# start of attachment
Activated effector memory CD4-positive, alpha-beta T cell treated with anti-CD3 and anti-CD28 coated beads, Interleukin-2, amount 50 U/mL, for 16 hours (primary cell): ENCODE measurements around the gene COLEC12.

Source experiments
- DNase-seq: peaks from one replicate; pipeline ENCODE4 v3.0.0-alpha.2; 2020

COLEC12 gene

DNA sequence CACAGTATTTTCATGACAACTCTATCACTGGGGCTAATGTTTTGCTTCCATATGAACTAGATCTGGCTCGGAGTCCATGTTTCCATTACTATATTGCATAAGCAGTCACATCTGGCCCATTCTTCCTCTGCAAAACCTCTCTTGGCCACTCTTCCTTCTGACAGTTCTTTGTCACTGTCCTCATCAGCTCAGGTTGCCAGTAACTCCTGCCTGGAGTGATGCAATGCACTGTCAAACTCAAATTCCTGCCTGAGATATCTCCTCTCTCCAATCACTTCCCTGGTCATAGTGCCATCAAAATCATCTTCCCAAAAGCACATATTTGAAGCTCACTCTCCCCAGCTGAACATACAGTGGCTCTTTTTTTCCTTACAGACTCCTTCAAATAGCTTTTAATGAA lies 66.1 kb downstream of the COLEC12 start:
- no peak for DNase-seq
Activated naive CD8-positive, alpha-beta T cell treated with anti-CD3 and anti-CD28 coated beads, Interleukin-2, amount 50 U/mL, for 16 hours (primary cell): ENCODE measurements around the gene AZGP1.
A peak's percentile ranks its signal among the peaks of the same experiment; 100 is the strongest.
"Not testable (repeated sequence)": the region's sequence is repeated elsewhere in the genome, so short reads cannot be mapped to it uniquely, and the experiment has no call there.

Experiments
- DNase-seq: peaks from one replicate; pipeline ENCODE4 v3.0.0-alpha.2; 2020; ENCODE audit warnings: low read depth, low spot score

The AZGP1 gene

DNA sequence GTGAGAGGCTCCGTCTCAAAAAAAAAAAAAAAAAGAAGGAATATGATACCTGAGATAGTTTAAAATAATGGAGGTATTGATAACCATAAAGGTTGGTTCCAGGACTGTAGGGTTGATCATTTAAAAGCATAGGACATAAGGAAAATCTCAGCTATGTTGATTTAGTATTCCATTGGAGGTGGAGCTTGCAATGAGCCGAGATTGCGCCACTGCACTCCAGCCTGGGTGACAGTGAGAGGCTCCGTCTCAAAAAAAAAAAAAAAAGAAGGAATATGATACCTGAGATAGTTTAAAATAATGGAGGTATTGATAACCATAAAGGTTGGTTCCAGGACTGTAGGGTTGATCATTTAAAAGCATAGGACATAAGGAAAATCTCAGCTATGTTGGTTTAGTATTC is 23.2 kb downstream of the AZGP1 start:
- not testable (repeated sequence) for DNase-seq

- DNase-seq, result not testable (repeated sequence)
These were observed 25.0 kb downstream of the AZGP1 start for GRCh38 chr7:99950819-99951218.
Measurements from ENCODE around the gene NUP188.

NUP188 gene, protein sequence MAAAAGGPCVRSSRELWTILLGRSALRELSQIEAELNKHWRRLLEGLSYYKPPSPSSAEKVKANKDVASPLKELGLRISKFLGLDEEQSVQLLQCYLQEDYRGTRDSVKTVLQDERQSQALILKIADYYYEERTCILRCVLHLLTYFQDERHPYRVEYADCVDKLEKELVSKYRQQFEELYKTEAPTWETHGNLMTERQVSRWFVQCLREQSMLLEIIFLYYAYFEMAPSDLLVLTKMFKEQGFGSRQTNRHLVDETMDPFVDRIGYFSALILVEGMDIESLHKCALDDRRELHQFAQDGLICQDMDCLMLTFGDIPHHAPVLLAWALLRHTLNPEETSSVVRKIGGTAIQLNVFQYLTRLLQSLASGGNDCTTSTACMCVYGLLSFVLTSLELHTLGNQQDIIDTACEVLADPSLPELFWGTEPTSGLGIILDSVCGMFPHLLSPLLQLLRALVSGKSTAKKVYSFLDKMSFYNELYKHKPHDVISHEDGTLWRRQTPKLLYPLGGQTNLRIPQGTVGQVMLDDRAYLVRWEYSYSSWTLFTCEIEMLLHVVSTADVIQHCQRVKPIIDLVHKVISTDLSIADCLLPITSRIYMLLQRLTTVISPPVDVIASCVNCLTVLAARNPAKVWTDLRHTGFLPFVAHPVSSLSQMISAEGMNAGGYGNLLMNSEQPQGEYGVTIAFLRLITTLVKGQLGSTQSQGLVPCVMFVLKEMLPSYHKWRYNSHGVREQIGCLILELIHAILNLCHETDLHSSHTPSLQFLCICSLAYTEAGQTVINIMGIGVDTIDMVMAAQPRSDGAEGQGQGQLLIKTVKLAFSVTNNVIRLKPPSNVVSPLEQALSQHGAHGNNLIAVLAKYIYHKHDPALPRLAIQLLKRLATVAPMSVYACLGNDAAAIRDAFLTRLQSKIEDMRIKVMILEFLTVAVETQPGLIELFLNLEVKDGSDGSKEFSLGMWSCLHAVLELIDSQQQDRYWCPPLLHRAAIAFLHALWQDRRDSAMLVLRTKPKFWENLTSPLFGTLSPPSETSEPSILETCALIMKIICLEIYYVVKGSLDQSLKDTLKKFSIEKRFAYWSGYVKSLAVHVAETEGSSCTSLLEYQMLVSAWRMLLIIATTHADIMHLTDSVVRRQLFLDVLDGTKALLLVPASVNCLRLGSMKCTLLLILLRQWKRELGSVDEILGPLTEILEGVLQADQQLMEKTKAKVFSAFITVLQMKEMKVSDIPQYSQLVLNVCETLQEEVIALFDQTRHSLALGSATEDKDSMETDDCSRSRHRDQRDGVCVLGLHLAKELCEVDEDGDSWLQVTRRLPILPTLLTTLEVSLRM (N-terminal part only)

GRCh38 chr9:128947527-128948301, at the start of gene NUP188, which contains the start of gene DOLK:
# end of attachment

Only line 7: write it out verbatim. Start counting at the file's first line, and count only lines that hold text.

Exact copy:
Activated naive CD8-positive, alpha-beta T cell treated with anti-CD3 and anti-CD28 coated beads, Interleukin-2, amount 50 U/mL, for 16 hours (primary cell): ENCODE measurements around the gene AZGP1.